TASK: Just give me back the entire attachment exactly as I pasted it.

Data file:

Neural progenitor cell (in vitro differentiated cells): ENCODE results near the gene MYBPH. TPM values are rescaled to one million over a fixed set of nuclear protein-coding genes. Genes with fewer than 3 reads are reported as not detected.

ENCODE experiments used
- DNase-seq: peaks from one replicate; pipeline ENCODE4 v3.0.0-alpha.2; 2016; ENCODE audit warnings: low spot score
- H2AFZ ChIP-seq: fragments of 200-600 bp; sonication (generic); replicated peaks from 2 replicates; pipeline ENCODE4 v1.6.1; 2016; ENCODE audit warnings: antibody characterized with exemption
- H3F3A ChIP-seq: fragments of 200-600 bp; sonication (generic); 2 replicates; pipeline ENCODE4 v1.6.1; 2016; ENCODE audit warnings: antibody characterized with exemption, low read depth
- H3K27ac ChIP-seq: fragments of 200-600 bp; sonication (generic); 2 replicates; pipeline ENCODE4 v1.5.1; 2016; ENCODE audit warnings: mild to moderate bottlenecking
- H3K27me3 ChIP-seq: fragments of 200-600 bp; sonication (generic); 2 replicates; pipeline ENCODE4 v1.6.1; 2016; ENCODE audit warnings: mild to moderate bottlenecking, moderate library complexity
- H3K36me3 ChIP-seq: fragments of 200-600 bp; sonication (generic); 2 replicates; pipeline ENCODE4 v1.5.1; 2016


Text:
Neural progenitor cell (in vitro differentiated cells): ENCODE results near the gene MYBPH. TPM values are rescaled to one million over a fixed set of nuclear protein-coding genes. Genes with fewer than 3 reads are reported as not detected.

ENCODE experiments used
- DNase-seq: peaks from one replicate; pipeline ENCODE4 v3.0.0-alpha.2; 2016; ENCODE audit warnings: low spot score
- H2AFZ ChIP-seq: fragments of 200-600 bp; sonication (generic); replicated peaks from 2 replicates; pipeline ENCODE4 v1.6.1; 2016; ENCODE audit warnings: antibody characterized with exemption
- H3F3A ChIP-seq: fragments of 200-600 bp; sonication (generic); 2 replicates; pipeline ENCODE4 v1.6.1; 2016; ENCODE audit warnings: antibody characterized with exemption, low read depth
- H3K27ac ChIP-seq: fragments of 200-600 bp; sonication (generic); 2 replicates; pipeline ENCODE4 v1.5.1; 2016; ENCODE audit warnings: mild to moderate bottlenecking
- H3K27me3 ChIP-seq: fragments of 200-600 bp; sonication (generic); 2 replicates; pipeline ENCODE4 v1.6.1; 2016; ENCODE audit warnings: mild to moderate bottlenecking, moderate library complexity
- H3K36me3 ChIP-seq: fragments of 200-600 bp; sonication (generic); 2 replicates; pipeline ENCODE4 v1.5.1; 2016